As families try to stretch every dollar ABC News' chief economics correspondent Rebecca Jarvis joins ABC11 to help you make smart decisions with your money.
A partial transcript follows. For the full interview, watch the interview in the media player above.
As local businesses reopen this weekend across the country, more families are heading out of their homes, how can they keep their strained budgets on track?
You have to realize, what your own family situation is and hopefully, before you go out, you think through your finances at this point. In an ideal world, if you have been struggling as a result of COVID-19 and your finances, whether it's a layoff or fewer hours, you've taken a look at your finances and you've spoken to your lenders.
If you live in a home, for example, and you have a mortgage, there is something called forbearance, which you can ask for everyone is entitled to it under the CARES Act and a number of private lenders have also extended this such that it doesn't impact your credit score and you can get a bit of a grace period before you start making those payments. But keep in mind, your behaviour now as you head back out into the world, even though I'm sure a number of families are eager to return to normal again.
Keep in mind that the economy is still in a very fragile place. So the same things, the same values that you had before: not overspending, don't use your credit card for example or rack up a bunch of debt this weekend, should be things that you adhere to going forward.
Businesses are desperate to have their customers back, will there be any good deals and are there things that we should not spend our money on right now?
I think you're going to see a lot of good deals because businesses are eager to get customers back.
When you spend money, remember what you're using that thing for. I completely appreciate and respect people who want to help those small businesses in their community and I 100 percent applaud that whether it's the restaurants, and the cafes, and the bars or the small retailers that are the lifeblood of your community.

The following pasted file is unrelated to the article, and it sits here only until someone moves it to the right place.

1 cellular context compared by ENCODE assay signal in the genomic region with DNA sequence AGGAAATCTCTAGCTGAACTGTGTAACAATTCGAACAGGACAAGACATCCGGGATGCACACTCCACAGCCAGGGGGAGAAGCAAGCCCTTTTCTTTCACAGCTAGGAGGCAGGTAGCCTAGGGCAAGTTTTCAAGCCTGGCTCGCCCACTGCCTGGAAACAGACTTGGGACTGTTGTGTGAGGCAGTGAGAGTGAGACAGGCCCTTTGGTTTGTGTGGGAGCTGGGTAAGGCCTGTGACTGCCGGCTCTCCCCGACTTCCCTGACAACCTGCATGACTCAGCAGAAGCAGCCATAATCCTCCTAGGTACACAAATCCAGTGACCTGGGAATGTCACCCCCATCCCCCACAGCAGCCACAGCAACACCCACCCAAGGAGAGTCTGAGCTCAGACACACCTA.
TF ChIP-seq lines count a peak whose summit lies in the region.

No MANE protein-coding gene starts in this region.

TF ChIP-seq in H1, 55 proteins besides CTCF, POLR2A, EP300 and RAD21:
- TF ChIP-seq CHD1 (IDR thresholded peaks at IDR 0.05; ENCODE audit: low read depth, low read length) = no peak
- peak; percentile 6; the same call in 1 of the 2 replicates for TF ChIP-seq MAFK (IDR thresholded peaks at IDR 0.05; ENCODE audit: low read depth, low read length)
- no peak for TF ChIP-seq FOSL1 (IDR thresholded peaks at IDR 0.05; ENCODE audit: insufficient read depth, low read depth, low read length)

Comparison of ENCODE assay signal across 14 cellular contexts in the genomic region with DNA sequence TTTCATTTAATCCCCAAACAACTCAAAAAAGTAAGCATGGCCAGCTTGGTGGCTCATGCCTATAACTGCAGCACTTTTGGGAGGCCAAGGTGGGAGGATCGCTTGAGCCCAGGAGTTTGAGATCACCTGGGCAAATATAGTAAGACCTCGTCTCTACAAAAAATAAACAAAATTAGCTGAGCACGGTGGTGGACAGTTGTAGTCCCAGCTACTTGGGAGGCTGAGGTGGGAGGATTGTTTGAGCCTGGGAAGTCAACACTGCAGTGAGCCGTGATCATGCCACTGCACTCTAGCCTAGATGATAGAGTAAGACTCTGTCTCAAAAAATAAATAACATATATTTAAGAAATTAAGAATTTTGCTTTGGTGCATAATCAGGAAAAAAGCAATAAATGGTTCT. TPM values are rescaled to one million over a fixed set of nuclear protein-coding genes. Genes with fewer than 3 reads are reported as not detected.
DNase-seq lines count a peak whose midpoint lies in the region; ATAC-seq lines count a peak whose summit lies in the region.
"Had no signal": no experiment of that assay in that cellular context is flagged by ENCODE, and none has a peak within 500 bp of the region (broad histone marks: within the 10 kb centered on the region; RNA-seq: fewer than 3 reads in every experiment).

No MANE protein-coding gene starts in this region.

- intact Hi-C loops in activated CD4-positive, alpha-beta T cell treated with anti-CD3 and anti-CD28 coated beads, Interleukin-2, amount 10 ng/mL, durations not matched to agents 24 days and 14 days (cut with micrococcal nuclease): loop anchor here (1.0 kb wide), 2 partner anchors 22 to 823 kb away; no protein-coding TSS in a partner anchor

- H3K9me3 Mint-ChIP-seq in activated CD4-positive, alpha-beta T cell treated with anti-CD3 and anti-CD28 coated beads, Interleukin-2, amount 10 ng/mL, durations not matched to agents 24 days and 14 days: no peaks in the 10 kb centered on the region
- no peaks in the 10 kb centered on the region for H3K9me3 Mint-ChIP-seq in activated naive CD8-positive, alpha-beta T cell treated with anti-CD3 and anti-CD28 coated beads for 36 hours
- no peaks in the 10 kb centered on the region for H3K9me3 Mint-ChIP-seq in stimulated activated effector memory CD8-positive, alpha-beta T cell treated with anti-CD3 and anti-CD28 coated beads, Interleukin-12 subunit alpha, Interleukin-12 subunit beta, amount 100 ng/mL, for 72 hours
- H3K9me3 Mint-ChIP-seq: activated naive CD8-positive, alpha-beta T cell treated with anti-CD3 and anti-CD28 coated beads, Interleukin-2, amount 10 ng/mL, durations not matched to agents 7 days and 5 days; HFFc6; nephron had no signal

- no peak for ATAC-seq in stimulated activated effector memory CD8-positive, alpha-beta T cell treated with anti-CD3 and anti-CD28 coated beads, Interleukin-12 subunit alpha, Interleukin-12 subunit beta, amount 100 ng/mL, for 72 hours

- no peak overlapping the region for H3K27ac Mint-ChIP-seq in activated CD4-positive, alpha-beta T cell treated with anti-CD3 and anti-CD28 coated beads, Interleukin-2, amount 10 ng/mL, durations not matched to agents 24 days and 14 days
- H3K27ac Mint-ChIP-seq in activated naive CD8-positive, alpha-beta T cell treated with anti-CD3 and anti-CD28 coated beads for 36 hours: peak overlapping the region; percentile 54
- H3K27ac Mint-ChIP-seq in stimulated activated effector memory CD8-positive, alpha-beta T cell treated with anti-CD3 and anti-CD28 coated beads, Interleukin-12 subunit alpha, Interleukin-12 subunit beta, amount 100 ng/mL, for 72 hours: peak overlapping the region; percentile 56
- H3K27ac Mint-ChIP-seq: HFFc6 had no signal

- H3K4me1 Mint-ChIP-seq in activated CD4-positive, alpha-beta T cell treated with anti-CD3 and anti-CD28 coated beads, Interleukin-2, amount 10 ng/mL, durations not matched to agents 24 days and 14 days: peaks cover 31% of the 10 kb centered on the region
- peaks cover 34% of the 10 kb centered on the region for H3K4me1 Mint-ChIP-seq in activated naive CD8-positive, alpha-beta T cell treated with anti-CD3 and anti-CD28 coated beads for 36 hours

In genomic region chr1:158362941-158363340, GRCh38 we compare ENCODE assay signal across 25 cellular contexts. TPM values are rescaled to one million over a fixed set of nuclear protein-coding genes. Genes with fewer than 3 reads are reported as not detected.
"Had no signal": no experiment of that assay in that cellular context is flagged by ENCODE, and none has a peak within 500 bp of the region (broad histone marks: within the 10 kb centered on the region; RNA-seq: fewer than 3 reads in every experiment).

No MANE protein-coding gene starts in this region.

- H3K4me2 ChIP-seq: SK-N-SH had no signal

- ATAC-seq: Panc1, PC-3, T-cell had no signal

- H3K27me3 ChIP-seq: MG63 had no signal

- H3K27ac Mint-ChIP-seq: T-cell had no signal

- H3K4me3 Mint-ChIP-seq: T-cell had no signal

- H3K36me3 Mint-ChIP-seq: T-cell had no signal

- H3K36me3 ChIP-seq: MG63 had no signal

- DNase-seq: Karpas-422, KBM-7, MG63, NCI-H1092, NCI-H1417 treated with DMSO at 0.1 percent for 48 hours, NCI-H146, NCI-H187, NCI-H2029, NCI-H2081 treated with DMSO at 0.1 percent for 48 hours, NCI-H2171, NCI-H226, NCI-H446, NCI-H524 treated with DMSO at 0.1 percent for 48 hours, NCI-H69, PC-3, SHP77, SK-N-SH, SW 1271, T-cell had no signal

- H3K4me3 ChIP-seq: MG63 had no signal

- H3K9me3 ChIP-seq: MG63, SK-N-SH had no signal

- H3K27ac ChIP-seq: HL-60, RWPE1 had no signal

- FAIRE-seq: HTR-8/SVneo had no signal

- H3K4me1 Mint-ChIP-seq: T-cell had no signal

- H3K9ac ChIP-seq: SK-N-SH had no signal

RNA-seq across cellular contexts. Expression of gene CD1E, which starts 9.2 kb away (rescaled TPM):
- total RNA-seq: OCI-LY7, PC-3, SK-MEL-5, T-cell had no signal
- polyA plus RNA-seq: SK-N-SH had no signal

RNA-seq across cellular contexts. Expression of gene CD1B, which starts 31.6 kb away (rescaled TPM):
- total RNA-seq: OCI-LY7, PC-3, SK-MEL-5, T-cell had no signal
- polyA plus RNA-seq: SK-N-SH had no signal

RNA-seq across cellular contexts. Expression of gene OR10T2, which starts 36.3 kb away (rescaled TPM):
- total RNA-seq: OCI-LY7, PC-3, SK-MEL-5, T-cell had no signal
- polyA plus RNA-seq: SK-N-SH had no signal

Certainly, extend what you can, but don't overdo it. Remind yourself, that the deals that exist today are very likely going to be there in the coming weeks and months because the reality is that the economy has been through a lot and retailers and restaurants and everybody else are going to be trying to capture your attention right now and as a result of that, it's probably going to be like this for a while.
With the economy being fragile, what do you think is the timeline of economic recovery as we slowly reopen?
There's a couple of big questions here and we still don't have the full answer.
First of all, we know that 41 million people, nearly, over the last nine weeks have lost their jobs, laid off, applied for unemployment insurance. That's one in four working Americans suddenly out of the span of just nine weeks.
What we don't know is how many of those people are going to be immediately rehired as places reopen and part of that is because as businesses reopen, a number are practising social distancing, so they can't have the number, if you're a restaurant, for example, tables sitting in place.
What we also don't know is how the consumer is going to respond, and anyone who is watching this right now can ask yourself, "How do I think of it right now?" I might be concerned about my paycheck or if I'm out of work I'm certainly thinking about my finances differently than I was back in January.
In addition to that, the health questions that the consumer still might be asking themselves can definitely drive our behaviour as consumers and ultimately how we spend if we do or if we don't is going to drive decisions by businesses whether to bring employees back. But what I can tell you, is that as we reopen, you will see an uptick in hiring and the big thing is that we've gone from zero activity to something. And when you go from zero to something, it can look sizeable, the question is how long does that sizeable last and do these companies that have faced so many challenges over the last nine weeks, do they feel stronger in September and January of next year than they do today.
ABC Chief Economics Correspondent talks budgeting, supporting businesses as they reopen
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